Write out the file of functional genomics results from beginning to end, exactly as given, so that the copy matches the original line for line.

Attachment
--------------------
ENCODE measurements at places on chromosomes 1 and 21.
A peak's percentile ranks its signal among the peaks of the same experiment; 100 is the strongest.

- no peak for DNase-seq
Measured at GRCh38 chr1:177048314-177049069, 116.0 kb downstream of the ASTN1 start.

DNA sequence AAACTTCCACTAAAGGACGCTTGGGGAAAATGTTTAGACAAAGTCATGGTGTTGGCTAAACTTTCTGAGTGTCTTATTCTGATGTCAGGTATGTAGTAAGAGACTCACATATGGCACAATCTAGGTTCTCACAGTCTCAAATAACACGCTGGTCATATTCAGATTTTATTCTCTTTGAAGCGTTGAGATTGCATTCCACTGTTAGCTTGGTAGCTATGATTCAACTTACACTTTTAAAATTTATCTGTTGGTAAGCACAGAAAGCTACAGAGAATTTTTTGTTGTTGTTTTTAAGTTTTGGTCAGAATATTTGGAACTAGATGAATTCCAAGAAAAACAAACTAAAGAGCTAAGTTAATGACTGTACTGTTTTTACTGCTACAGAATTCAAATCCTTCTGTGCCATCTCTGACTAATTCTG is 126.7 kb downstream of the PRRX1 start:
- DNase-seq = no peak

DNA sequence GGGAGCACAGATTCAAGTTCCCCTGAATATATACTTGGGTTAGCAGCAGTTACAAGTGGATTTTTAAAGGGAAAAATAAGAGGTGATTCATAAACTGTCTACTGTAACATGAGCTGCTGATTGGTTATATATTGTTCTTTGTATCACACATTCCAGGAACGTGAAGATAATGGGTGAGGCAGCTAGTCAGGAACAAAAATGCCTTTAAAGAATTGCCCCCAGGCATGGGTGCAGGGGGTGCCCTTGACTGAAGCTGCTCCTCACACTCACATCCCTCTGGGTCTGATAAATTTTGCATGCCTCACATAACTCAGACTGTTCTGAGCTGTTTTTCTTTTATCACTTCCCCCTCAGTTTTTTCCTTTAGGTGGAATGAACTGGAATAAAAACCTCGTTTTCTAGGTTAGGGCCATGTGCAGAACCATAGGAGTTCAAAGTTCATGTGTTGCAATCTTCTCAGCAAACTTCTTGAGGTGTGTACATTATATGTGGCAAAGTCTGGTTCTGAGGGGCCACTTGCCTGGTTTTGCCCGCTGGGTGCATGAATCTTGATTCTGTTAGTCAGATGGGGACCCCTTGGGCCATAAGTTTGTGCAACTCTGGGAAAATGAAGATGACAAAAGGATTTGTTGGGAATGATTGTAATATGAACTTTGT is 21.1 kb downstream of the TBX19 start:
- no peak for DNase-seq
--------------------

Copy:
ENCODE measurements at places on chromosomes 1 and 21.
A peak's percentile ranks its signal among the peaks of the same experiment; 100 is the strongest.

- no peak for DNase-seq
Measured at GRCh38 chr1:177048314-177049069, 116.0 kb downstream of the ASTN1 start.

DNA sequence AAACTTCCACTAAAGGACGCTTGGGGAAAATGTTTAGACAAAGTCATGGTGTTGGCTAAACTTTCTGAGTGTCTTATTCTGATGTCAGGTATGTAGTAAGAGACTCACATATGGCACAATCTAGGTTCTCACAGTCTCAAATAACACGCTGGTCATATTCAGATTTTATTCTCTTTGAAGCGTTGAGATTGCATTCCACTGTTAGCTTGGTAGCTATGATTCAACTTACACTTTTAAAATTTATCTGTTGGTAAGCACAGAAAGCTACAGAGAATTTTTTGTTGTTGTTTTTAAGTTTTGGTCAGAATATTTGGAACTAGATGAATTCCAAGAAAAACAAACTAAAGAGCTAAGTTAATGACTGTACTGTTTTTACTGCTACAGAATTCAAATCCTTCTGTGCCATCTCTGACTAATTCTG is 126.7 kb downstream of the PRRX1 start:
- DNase-seq = no peak

DNA sequence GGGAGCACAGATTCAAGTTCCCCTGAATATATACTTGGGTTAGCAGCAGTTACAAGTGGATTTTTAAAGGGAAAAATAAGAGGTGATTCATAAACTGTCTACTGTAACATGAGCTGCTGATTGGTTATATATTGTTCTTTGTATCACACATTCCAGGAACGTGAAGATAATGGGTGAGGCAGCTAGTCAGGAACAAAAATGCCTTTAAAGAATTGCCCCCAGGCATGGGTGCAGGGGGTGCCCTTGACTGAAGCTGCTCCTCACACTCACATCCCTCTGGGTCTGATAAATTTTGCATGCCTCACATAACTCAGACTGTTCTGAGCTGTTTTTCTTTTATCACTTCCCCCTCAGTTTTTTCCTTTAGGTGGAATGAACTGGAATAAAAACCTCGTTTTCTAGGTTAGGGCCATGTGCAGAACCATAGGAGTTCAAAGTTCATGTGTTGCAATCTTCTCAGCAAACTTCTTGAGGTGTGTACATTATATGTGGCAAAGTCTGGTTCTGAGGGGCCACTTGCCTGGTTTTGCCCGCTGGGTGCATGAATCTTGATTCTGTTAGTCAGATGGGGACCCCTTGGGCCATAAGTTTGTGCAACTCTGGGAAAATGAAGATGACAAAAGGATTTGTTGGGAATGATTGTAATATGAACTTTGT is 21.1 kb downstream of the TBX19 start:
- no peak for DNase-seq